The Khartoum Modernist Art Movement of Sudan

Formed in 1960 to define a fresh artistic voice and visual vocabulary for the newly independent Sudan, the Khartoum School is considered one of the most active contributors to the growth of modern art in Africa. The School was typified by its use of traditional and Islamic imagery. Its art defined the meeting point of the African, Arab and western world. Its distinctive characteristic was the use of calligraphic writing, in which the artists would distill Arabic scripts into abstract and figurative forms. The methodology was that of spontaneity and experimentation.

The driving forces of the movement

The Khartoum School was founded by Ibrahim El-Salahi, Ahmed Shibrain, and Kamala Ishaq. Today, Ibrahim El-Salahi, who participated in the Mbari Club in Ibadan, Nigeria in the 1960s, is the most recognized and the one whose paintings have defined the legacy of the Khartoum School. El-Salahi left Sudan after he was imprisoned for anti-government activities in the 1970s. He moved to Oxford in 1998, quickly gained international acclaim and became the first African artist with a retrospective at the Tate Modern in 2013.

Untitled V (1969-70), Kamala Ishaq

But Kamala Ishaq, considered one of Sudan’s foremost modernist painters, broke away in 1975 to found the Crystalist Group, which challenged the traditional male perspective of the Khartoum School; effectively causing the group to be disbanded, as El-Salahi was in prison at the time. Ahmed Shibrain remained in Sudan and became a prominent artist and an influential teacher at the Khartoum’s School of Fine and Applied Arts.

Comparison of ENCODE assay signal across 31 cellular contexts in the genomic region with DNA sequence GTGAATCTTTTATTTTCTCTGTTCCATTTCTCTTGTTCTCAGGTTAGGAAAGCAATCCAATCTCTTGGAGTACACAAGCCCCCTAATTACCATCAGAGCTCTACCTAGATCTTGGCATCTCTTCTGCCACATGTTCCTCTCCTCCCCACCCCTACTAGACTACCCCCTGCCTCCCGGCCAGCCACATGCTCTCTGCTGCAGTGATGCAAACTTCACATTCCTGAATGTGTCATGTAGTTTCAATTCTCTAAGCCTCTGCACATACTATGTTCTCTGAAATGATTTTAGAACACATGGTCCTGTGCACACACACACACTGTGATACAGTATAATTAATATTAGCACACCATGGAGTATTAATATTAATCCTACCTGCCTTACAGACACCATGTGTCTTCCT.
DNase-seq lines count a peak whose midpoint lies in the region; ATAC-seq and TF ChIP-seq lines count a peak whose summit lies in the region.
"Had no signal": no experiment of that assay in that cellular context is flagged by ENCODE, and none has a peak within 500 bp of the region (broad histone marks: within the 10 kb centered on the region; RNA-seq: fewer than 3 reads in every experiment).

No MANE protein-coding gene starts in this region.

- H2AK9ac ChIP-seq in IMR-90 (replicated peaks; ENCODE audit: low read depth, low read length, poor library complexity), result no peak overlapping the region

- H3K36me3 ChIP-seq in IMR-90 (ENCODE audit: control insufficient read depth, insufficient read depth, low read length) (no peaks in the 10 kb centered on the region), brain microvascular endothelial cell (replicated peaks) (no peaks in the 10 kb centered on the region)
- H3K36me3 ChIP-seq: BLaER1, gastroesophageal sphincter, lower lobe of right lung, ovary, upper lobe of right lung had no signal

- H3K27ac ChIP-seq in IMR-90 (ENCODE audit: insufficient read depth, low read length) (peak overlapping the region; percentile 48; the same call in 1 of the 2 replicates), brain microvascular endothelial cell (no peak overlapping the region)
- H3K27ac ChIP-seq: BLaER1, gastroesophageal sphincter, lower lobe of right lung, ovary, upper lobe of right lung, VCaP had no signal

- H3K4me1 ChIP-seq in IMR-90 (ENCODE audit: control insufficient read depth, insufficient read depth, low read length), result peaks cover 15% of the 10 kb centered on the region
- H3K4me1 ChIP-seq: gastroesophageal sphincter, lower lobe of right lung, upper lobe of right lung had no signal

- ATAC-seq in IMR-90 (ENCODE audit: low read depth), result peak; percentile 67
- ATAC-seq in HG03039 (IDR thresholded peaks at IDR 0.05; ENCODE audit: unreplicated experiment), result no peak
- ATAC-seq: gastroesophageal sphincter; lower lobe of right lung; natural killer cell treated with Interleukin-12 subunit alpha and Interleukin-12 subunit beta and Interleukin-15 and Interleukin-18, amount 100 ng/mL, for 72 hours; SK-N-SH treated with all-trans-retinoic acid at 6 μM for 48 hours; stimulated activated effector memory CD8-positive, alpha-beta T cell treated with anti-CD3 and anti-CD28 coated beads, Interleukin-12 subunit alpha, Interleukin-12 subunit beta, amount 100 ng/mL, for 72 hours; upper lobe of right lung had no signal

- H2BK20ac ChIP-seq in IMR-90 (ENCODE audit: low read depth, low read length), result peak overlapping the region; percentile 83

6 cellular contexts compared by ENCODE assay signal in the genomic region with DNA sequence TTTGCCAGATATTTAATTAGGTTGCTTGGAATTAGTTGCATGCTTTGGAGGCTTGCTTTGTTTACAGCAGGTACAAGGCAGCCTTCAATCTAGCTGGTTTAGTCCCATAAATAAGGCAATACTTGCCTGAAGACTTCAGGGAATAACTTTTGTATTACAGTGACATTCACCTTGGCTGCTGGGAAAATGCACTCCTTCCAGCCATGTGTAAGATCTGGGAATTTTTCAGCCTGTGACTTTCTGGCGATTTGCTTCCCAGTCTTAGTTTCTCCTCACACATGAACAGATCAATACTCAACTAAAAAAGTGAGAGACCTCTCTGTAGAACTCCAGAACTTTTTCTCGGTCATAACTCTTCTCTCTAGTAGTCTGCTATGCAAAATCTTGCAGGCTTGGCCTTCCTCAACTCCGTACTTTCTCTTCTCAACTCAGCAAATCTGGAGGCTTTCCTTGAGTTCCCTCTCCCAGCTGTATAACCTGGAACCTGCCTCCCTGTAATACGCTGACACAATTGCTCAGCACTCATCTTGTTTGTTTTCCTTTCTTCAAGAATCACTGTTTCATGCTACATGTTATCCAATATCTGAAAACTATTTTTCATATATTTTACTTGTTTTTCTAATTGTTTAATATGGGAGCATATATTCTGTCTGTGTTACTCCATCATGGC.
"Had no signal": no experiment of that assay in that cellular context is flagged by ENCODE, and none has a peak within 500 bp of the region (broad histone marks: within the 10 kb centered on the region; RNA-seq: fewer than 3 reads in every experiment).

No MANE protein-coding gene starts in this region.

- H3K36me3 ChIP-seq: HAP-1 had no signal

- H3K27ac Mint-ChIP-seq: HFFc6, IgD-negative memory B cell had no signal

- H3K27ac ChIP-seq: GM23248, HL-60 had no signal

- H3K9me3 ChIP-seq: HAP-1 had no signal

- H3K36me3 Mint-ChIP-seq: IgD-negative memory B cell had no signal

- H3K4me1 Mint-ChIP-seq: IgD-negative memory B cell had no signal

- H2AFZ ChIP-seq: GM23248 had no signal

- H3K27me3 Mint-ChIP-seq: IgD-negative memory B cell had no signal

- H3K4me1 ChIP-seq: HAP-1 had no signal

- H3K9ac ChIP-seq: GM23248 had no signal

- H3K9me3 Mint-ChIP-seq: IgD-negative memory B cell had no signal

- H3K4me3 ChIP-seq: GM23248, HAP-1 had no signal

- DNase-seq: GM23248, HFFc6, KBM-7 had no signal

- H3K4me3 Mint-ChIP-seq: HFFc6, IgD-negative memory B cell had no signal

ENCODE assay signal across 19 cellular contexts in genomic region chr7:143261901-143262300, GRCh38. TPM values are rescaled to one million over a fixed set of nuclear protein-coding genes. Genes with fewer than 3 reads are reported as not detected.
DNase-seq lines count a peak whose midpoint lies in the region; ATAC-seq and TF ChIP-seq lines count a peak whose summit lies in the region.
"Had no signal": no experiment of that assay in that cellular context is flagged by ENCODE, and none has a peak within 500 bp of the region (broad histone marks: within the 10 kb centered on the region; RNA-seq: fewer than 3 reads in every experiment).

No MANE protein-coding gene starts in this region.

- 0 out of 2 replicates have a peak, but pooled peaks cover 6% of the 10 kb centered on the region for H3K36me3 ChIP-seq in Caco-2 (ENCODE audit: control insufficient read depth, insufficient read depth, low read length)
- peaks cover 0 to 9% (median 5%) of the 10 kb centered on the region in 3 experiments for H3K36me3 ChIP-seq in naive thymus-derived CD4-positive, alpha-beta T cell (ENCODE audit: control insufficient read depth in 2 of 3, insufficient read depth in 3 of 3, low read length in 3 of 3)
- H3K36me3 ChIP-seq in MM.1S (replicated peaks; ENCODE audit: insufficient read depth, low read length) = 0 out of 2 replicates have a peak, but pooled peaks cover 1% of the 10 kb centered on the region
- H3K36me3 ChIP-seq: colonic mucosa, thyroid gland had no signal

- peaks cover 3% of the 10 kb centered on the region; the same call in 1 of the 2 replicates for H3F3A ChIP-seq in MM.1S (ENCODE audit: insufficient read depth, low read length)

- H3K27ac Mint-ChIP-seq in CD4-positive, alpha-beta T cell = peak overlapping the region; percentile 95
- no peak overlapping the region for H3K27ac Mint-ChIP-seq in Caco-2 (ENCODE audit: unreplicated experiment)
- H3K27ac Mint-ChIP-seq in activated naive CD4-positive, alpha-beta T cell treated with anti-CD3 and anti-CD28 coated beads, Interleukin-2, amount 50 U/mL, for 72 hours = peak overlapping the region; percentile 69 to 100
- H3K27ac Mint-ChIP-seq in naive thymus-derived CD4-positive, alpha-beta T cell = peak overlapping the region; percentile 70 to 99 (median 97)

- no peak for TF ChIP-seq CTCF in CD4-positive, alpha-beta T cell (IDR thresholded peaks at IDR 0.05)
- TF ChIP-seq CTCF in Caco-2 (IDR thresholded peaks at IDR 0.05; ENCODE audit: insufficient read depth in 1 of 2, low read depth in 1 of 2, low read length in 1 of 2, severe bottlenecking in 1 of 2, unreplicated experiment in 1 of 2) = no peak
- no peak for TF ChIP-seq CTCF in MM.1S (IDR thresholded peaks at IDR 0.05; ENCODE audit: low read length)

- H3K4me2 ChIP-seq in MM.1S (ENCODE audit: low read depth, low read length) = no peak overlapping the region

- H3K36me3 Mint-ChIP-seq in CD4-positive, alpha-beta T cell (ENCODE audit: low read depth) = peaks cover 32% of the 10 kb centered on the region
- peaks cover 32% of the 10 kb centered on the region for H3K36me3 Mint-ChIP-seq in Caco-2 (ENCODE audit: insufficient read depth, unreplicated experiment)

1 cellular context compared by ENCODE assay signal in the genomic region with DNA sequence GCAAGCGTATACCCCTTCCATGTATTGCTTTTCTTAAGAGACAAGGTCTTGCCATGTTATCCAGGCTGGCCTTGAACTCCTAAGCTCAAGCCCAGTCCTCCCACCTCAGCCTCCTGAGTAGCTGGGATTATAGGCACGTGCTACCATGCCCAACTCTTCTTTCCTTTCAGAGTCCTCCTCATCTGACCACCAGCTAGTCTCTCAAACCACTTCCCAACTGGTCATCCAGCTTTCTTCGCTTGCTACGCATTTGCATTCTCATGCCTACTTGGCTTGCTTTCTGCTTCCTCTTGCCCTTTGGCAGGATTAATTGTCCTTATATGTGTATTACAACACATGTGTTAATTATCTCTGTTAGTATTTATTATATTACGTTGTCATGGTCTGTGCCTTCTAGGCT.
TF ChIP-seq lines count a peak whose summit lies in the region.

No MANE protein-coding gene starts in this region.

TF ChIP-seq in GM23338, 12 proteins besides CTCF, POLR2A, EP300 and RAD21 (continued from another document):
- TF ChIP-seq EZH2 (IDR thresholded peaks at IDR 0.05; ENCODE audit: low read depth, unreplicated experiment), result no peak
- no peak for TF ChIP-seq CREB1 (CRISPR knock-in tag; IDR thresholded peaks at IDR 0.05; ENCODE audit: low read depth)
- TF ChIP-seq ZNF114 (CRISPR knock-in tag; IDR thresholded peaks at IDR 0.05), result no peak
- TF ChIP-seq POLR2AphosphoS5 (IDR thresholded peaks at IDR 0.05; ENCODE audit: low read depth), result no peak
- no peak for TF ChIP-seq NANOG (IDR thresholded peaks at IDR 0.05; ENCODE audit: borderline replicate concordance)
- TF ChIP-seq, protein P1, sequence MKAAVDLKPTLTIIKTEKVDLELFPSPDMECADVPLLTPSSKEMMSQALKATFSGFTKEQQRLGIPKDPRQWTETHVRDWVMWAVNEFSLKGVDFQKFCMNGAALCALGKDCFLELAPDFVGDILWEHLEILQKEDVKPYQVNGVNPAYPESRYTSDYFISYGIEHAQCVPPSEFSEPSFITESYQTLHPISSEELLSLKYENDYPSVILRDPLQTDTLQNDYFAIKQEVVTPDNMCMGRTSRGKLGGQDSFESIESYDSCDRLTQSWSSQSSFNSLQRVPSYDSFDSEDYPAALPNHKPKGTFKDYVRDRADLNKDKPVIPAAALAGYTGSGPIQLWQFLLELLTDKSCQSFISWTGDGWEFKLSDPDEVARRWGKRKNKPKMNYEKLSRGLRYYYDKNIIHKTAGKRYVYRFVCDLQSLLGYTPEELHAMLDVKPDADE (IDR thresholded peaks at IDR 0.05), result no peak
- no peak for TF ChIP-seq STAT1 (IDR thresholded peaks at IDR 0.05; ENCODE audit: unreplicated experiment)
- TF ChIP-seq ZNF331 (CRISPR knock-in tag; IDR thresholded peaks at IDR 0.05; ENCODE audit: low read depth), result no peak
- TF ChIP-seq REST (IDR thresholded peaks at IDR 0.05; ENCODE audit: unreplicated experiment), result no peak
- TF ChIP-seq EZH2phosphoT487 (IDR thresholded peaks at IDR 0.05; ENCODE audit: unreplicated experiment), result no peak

The movement’s early generation of artists included Osman Waqialla, Bastawi Baghdadi, Griselda Eltayeb, Abdelrazig Abdelghaffar and Mohammad Omer Khalil.

Although some of the pioneer artists and others, who were stylistically and aesthetically connected with the movement, have contested the use of the term ‘Khartoum School’ to refer to the group, the name has stuck to signify the dynamic and multidimensional movement that influenced the development of modernism, not just in Sudan, but also in Africa.

 

Featured Image: Vision of the Tomb (1965), Ibrahim El-Salahi
                                 © Ibrahim Salahi

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Adekemi is a lawyer and writer with a passion for the arts, particularly African art history. She is dedicated to discovering and documenting the most excellent artworks of our time. Follow her on Twitter at adekemitweets.
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